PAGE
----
There are some things one simply cannot exist without – either personally or in the eyes of others. Names are one obvious example. Closely allied to that, personal name cards define – and, to some extent, validate – who one is (or thinks one is) within Hong Kong’s loosely defined yet heavily stratified pecking order.
From Kennedy Town to Lo Wu, printed name cards are proffered more readily than smiles and handshakes. And, of course, every newly arrived expatriate is instructed on how to bestow and accept them with both hands and a slight bow. Along with rapping one’s knuckles on the table when a cup of tea is poured, this form of “small change” cultural sensitivity is almost the only gesture towards everyday Chinese etiquette that most long-term foreign residents ever acquire.
Few Hong Kong name cards are without that essential status marker – “manager” etc – emblazoned somewhere; role inflation and “face” considerations also come into play. Often, obscure job titles cause bemused headscratching while one wonders exactly what the individual does.
“Refreshment services manager” is one such title that has always stayed with me; the proud bearer of this name card was, to all practical purposes (and most probably salary scale, too), the office tea lady. But never mind – like much else in local life, it’s the label that ultimately counts.
In this respect, name card “grade inflation” closely resembles phenomena elsewhere in life. Someone starts a small business (and good for them) and on their name card, they suddenly become the “founder, chairman and CEO” of what, on closer examination, is a website-based, one-man, homerun outfit.
So far, so pretentious, but in Hong Kong it always pays to think and dream (or act) big. Someone out there might just be suitably impressed – or taken in – by it all.
Name cards have a lengthy history. From Victorian times, as various printing techniques became mechanised, and thus cheaper, attractively designed (usually copperplate script) cartes de visite went from being an aristocratic foible to a middle-class necessity. The name-card habit became commonplace in transient societies, such as that in Hong Kong, where newly arrived people didn’t know each other and needed to network. This late- Victorian practice persisted in colonial societies well into the 20th century. Calling-card customs became the stuff of colonial folklore; numerous memoirs amusingly describe these rituals.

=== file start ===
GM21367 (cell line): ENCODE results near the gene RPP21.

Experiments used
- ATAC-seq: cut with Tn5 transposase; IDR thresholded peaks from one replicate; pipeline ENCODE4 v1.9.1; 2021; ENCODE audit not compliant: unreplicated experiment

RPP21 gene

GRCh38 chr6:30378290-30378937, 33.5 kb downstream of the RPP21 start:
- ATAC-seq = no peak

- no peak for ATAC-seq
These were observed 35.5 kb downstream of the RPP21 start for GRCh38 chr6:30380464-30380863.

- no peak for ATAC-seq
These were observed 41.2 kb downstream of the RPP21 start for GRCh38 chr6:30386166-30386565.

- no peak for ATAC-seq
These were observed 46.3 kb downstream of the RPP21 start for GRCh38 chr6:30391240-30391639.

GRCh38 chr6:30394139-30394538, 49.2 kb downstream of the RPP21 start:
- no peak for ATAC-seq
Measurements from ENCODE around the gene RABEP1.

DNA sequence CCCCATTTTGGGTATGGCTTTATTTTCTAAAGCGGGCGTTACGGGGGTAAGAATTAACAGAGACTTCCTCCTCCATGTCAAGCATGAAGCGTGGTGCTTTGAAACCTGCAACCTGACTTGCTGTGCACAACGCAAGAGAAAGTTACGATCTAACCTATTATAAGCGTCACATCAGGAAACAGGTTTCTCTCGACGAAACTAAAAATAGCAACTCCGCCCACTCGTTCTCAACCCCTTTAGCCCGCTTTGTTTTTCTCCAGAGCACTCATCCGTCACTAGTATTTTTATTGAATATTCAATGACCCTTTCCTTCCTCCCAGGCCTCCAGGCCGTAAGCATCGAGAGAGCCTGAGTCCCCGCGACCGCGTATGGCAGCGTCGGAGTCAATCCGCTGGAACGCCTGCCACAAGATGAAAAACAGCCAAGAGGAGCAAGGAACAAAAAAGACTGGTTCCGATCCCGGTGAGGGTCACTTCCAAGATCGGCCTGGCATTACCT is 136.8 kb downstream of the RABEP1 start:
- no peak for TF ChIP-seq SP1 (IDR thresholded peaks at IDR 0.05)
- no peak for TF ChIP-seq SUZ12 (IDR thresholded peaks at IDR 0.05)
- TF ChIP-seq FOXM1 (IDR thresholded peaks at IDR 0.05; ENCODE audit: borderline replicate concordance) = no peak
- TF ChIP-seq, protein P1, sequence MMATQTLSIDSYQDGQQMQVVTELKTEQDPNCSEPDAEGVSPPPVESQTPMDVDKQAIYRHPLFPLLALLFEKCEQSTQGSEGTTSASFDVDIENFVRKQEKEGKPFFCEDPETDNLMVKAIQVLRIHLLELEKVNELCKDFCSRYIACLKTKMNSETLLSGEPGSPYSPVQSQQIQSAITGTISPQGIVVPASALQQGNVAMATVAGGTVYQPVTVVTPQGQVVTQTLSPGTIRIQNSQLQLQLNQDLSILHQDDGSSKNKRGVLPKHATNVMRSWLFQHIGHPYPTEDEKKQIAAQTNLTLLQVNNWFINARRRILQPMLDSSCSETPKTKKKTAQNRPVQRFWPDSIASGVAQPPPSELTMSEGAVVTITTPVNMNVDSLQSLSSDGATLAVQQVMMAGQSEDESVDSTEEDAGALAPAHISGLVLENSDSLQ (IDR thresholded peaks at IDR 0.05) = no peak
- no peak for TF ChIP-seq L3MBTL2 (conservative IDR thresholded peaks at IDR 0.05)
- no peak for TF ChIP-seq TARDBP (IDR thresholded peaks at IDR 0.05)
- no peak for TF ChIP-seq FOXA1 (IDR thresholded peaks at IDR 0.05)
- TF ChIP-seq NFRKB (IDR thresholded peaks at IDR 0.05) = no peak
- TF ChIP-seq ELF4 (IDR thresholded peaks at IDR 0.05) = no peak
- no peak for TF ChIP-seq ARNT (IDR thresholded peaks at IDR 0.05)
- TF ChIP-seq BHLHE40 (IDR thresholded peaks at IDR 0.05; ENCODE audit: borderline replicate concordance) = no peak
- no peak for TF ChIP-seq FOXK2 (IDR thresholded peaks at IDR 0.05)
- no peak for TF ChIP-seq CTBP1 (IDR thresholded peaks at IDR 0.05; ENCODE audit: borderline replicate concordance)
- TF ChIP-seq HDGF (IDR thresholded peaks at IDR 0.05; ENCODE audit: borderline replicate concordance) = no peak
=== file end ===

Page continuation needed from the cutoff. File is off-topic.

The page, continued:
Visitors would call on targeted individuals and leave their card in a special box at the gate. This contraption had a slot marked “At Home/Not At Home”; by established convention, one had to presume that the person being “visited” was not there, even if they were clearly visible on the verandah at the end of the garden path. Etiquette ensured that the caller was subsequently invited to some form of limited social entertainment – afternoon tea, or an evening drink, perhaps – and then, depending on how host and guest got on (or how potentially advantageous the relationship might appear) further connections might be encouraged.
Or they might not. Through these minor rituals, the socially suspect, economically valueless or simply tiresome could be politely filtered out; if an invitation to tea was not followed up within a reasonable interval by a dinner party or some more substantial social entertainment, the underlying message was clear.